July 16, 2018

Quiet Please . . . By Bishop, Special Eccentric Free Lancer

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Silence is always there; all we can make is noise. . . . Mother Mirabel

 Time was that neighing of horses was the loudest noise in old Sedona with the exception of closing time at the old Oak Creek Tavern when publishers and film stars went screaming off into the night. Now it is airplanes which seem to cruise above town, faster and lower and louder, accompanied by helicopters.

In the streets to the west of uptown, bellowing Harleys race up and down while autos with out of state plates scrape by one another, often blocking postmen and women from delivering mail. “I can’t do job,” complained one postman in broken Russian. “Its dangerous, car alarms trigger vehicle alarms. This is progress?”

Days roll by, with more and more tourists being encouraged to come here, regardless of whether proper places to park exist—short of homeowner’s lawns. But good old Alan, the Brit, sees the future which our outgoing mayor could not: The Last Traffic Jam. As the wise old Brit tells it, now dry as a desert gulch, “one does not need to have the imagination of one of the Goddesses in the mists of Avalon to see the future which is already here, devouring the present.”

As he sees it, one day soon, Oak Creek Canyon will soon be closed in various areas, thereby backing up traffic down into uptown Sedona. There traffic will run into traffic backed by to the roundabouts given the fact the ADOT will be resurfacing 89A, down to one lane in many places.  

Result: Vehicular paralysis.

However, there is a flip side to this future and that is that future is in our midst, devouring the present: Democracy. Yes, the time is near when those feeling guilty driving around in luxury cars while lines form at food banks, will abandon their vehicles since there is no where to go, and look for old trucks and Beetles.

At the same, intellectuals from the no-name bar near Cornville will abandon their Beetles, spattered with peace signs and hop into luxury cars. Why has this been allowed to occur? Wept the Brit, “people never do any research. Not only do they deny the existence of climate change, even though trout are heading north in Oak Creek, they don’t believe in an outfit called ADOT, so new in town are they.”
Whatever, by week’s end everyone has a different car and no one will be moving.

Relationships are being created, couples are breaking up, cell phone batteries dying slowly, no rain in sight, and all was too quiet.  Years ago, a singer named Phil Ochs, sang a song called “I Ain’t Marching Any more.”  Well, for anyone getting too used to the quiet, perhaps the time has come to march. The best place to start is a march to the voting booths. The time has come to vote many obliviously ignorant elected officials out of office, send them to work in food banks.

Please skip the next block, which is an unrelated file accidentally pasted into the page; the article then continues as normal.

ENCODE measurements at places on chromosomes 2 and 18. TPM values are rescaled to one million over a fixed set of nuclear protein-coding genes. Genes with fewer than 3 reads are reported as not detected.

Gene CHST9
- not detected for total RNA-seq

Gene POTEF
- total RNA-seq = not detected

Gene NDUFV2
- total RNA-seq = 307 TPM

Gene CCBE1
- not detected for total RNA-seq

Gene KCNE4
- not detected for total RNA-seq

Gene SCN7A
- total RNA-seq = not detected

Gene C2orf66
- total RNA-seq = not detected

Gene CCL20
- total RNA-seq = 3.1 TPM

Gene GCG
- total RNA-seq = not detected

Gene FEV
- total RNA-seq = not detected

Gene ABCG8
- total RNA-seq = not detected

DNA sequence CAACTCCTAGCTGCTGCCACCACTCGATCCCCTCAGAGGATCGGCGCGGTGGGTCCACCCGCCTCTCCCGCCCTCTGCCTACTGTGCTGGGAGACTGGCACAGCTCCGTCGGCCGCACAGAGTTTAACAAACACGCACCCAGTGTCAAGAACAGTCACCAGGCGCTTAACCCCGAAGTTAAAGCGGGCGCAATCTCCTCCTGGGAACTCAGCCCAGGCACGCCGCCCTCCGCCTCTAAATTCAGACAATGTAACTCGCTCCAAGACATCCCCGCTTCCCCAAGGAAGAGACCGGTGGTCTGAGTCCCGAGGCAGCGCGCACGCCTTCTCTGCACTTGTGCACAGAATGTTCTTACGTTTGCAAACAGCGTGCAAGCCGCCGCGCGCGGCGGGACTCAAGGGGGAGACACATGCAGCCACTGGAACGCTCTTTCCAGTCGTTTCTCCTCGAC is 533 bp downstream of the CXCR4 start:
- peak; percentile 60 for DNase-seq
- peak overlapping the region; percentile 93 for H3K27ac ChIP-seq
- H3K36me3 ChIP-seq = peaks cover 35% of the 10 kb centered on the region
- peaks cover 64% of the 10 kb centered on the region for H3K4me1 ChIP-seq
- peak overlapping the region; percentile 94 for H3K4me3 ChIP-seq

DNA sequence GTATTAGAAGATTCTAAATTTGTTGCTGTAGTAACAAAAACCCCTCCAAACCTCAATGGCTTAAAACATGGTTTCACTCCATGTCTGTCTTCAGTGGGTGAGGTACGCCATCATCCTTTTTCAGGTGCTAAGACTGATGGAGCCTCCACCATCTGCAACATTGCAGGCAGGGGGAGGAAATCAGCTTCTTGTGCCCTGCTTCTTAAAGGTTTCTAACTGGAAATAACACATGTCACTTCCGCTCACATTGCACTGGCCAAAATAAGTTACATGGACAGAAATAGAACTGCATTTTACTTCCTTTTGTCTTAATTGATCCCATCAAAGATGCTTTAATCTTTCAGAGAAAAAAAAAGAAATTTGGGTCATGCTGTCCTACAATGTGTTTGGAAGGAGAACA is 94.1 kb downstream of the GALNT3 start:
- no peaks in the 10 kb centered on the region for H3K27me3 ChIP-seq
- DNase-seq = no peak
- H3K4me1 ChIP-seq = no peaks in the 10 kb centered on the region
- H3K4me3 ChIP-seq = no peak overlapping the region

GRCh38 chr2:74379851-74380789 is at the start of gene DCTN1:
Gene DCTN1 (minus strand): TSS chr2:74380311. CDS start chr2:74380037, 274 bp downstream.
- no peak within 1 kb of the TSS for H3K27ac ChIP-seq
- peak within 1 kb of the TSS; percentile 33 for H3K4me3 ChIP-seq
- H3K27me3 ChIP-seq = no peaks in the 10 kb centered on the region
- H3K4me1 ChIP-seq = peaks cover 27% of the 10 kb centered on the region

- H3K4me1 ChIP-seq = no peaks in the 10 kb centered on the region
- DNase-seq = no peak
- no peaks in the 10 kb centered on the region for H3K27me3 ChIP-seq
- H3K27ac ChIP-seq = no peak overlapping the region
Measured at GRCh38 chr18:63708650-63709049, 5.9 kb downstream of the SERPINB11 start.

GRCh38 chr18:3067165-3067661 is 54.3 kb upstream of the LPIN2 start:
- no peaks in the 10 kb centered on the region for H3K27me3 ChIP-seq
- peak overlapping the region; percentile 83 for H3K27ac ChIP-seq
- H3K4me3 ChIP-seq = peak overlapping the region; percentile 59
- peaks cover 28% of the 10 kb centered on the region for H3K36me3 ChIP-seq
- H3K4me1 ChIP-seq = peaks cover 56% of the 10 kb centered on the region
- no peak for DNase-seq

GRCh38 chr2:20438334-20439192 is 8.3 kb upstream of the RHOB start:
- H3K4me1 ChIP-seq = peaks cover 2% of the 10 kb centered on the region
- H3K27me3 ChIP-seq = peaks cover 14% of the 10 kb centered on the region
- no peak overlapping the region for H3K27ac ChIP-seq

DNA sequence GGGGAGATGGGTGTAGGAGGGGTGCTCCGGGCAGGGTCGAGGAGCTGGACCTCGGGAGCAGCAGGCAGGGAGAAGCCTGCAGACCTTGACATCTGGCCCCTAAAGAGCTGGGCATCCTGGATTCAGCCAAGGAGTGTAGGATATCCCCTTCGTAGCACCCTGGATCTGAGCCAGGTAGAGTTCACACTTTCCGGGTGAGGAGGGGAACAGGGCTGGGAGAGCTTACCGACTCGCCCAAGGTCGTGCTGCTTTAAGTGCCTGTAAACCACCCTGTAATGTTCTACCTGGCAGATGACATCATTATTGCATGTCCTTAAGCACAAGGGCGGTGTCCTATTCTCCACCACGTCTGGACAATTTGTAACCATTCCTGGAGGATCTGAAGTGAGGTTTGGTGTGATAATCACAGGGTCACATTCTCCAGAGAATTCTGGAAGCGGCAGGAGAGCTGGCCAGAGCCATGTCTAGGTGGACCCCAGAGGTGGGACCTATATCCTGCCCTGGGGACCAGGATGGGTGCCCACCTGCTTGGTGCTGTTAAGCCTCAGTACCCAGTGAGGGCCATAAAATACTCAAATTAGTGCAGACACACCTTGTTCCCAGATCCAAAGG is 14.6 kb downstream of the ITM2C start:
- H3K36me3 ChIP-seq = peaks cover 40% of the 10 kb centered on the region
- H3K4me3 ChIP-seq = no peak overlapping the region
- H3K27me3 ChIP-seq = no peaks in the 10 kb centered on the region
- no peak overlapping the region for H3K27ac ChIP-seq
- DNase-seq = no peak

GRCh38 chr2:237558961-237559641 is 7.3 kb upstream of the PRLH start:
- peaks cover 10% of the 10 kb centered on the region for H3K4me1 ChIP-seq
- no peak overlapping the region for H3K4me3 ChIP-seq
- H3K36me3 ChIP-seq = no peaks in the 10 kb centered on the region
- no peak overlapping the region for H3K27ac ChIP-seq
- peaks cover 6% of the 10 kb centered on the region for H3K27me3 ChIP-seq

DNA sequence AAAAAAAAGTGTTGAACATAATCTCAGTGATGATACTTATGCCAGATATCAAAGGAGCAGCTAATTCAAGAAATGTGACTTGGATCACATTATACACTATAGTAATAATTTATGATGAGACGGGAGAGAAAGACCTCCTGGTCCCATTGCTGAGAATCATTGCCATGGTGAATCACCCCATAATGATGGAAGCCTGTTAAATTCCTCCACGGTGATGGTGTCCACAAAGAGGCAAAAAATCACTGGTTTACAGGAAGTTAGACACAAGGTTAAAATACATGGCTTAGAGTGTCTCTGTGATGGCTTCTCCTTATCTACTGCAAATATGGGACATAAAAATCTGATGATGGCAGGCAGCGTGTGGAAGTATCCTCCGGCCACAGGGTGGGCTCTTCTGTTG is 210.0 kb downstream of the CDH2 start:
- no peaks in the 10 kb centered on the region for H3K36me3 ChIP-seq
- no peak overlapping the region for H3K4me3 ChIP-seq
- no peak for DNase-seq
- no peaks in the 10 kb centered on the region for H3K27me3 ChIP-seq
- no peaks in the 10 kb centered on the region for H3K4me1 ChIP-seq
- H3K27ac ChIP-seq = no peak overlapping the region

This outgoing scribbler, headed soon to a quiet monastery on the border, is not preaching revolution. As one objector named Lisa put it recently, “The time has come to take back Arizona. Change can be free, and bloodless. We can vote.” Truths be known, in some districts only one percent bothers to vote. Marching is a good idea. In that way, people might learn a few things in the fast changing world around them that has yet to be tweeted or texted.

To begin with, menus are changing across the nation, changing because of rising fears about eating beef, chicken or lamb. Based on fresh discoveries about the nutrient values of native food around us, herewith is the menu of a San Francisco restaurant, whose leaders are thinking of opening up in uptown Sedona:  *crickets * grasshoppers * chocolate covered spicy super worms * moth larvae salads.

Remote-controlled robots may soon run for office, equipped with skype and internet chat rooms. A bad idea you think gentle, wise reader? Maybe, but it would kill the efforts of large corporations trying to wreck the voting process. Corporations from nowhere support one candidate or another, peddling distortions, wicked charges, often untrue, of their opponent. The voter never knows who funds these candidates. The good news? Robots eat lobbyists for lunch.

No doubt these are confusing times. In Georgia, the governor will soon sign a law permitting guns in schools, churches and hospitals; no mixed metaphors, there. Gaining ground are severe cases of amnesia, led by the idea that poor and unemployed people are born with flaws. There is no reason to support them. They have no future.

They’re going nowhere, and are too lazy to work. In many cases this is being bruited about by candidates whose own antecedents were from Ireland where they froze to death after starving because the King said they were too lazy to work.

It’s time to jail the bankers and march on the legislators always cutting education and school lunches and teachers. How can this be, when billions in subsidies still flow to corporations letting employees go home for good?

The Northern Cheyenne had a way to deal with people like that. It was called the “Night of the Long Knives.” In our time, voting will do.

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